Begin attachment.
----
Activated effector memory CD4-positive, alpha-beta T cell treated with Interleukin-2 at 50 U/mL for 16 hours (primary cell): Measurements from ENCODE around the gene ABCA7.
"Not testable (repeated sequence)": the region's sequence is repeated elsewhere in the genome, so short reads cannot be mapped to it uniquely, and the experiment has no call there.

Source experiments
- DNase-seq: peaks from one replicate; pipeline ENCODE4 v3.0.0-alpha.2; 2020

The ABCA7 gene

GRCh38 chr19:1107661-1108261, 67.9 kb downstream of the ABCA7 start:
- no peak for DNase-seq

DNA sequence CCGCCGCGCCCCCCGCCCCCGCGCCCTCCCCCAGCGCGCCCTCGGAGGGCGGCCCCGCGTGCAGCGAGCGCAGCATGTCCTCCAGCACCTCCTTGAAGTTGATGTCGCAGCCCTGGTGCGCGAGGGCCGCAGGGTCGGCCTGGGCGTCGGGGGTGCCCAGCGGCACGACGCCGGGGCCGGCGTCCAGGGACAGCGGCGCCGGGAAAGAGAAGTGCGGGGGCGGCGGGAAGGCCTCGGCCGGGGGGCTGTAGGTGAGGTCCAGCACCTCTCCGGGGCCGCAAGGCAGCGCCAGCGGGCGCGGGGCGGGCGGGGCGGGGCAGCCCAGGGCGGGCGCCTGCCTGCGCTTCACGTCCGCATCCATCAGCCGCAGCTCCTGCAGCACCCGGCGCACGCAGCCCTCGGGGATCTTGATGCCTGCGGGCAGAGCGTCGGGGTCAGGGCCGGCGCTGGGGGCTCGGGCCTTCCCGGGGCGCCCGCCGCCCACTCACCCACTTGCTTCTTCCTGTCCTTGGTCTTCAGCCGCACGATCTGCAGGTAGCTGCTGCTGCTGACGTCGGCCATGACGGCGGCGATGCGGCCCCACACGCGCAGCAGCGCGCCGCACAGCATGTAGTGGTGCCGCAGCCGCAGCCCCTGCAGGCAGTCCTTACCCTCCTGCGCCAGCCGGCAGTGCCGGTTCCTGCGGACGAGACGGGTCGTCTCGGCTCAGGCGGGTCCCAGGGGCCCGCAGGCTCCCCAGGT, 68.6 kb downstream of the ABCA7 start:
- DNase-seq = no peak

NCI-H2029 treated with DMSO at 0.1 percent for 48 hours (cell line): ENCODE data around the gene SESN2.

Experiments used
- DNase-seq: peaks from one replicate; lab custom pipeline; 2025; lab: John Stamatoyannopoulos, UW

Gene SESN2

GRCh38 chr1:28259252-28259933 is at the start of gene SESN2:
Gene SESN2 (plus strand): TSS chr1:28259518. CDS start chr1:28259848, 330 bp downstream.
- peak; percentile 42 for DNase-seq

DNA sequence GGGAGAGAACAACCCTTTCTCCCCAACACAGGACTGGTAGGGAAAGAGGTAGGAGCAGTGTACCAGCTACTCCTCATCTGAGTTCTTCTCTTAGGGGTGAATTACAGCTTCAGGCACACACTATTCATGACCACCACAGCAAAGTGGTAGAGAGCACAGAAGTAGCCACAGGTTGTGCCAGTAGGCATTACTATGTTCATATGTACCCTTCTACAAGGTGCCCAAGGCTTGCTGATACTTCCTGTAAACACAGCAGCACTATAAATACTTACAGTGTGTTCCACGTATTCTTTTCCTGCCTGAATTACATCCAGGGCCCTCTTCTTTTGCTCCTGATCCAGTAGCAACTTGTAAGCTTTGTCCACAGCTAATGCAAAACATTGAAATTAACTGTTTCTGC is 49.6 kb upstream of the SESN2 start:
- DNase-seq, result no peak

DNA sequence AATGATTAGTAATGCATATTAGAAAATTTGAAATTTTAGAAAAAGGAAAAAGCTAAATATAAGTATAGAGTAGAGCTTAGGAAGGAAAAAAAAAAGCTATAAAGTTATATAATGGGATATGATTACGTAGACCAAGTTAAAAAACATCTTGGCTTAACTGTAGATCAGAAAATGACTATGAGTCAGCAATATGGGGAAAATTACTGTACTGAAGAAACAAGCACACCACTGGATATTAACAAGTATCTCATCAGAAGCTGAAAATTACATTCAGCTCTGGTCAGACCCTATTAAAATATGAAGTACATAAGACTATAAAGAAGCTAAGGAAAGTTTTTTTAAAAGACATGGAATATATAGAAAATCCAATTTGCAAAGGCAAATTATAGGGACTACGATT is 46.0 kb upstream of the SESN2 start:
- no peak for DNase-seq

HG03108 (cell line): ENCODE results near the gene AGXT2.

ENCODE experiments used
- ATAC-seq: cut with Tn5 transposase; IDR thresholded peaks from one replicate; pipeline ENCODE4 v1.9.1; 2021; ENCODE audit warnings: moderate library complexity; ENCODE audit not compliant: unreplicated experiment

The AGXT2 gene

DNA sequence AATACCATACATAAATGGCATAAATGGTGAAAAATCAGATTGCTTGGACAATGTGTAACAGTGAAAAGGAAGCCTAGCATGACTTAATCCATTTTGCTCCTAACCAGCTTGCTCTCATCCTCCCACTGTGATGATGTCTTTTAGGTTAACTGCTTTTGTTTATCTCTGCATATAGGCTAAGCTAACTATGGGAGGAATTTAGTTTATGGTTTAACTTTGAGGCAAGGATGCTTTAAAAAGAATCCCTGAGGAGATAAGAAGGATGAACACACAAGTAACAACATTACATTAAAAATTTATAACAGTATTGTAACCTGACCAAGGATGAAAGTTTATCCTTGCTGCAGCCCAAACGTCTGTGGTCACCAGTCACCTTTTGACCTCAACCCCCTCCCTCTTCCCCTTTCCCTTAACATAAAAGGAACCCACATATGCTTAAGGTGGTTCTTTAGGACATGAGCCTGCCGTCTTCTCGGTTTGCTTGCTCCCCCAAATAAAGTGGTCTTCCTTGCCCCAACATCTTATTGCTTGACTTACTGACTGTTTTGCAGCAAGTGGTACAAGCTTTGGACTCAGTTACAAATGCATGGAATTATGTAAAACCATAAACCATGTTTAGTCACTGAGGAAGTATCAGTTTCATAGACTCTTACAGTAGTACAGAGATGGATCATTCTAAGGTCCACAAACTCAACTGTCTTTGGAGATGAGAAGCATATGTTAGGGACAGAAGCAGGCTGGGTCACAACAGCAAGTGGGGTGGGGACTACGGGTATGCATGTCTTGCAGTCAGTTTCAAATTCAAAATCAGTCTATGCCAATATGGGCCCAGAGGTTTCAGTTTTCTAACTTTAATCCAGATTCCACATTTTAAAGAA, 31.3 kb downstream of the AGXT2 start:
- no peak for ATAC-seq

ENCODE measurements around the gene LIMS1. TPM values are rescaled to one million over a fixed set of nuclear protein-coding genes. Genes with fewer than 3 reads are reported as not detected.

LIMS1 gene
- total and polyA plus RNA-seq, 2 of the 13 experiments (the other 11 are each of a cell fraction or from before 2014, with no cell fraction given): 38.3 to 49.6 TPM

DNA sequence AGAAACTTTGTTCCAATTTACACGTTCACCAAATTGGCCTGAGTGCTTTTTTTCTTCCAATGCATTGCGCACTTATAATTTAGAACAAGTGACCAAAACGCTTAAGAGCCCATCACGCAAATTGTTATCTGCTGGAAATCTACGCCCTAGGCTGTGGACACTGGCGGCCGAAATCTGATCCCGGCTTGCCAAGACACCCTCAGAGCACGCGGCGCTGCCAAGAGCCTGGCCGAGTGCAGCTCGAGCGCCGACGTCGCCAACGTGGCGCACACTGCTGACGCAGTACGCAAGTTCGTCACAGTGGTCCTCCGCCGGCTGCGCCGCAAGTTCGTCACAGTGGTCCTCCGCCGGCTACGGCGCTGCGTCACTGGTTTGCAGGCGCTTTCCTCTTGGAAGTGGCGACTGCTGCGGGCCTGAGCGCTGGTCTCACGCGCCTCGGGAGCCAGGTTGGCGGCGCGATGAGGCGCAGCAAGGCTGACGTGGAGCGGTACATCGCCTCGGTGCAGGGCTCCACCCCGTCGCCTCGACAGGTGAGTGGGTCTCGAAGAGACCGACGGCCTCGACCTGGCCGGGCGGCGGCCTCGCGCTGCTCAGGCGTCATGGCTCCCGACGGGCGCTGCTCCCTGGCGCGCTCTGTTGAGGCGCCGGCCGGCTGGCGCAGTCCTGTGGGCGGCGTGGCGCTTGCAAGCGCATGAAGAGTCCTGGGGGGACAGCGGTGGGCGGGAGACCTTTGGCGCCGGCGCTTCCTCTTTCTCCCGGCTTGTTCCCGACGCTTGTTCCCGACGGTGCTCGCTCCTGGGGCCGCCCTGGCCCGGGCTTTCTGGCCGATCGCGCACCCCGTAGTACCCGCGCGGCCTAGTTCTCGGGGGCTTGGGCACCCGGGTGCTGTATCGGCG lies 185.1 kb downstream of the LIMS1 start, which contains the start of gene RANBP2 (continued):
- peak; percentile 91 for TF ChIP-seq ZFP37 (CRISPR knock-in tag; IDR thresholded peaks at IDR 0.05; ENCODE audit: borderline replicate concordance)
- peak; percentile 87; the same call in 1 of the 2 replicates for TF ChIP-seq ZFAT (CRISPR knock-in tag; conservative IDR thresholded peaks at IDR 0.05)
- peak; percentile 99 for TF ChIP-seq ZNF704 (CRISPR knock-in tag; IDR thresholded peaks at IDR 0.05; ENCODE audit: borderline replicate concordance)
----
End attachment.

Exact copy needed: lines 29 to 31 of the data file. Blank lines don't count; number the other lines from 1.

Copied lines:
- total and polyA plus RNA-seq, 2 of the 13 experiments (the other 11 are each of a cell fraction or from before 2014, with no cell fraction given): 38.3 to 49.6 TPM

DNA sequence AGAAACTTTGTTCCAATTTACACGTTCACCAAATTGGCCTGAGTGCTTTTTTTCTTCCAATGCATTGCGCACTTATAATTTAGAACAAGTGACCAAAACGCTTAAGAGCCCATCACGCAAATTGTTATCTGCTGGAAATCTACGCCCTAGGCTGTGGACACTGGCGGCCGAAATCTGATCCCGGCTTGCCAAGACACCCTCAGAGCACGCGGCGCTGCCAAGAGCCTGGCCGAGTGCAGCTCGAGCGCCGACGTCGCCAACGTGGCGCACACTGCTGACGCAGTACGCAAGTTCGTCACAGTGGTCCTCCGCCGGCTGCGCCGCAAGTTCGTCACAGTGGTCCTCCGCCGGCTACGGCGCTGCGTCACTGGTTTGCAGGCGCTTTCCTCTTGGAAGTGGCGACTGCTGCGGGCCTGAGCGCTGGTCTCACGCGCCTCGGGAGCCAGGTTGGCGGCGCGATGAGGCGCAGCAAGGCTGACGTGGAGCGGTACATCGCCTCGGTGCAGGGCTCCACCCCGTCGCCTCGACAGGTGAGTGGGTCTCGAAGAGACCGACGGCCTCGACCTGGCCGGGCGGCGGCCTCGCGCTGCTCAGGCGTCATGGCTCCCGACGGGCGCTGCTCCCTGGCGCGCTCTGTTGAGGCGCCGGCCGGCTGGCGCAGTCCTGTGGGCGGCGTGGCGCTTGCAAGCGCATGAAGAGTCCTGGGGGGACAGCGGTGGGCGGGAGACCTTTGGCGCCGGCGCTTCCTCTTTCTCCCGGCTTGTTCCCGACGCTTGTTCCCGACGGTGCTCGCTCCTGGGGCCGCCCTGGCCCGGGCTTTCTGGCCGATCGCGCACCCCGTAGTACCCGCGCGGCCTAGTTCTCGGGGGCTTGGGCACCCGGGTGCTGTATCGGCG lies 185.1 kb downstream of the LIMS1 start, which contains the start of gene RANBP2 (continued):
- peak; percentile 91 for TF ChIP-seq ZFP37 (CRISPR knock-in tag; IDR thresholded peaks at IDR 0.05; ENCODE audit: borderline replicate concordance)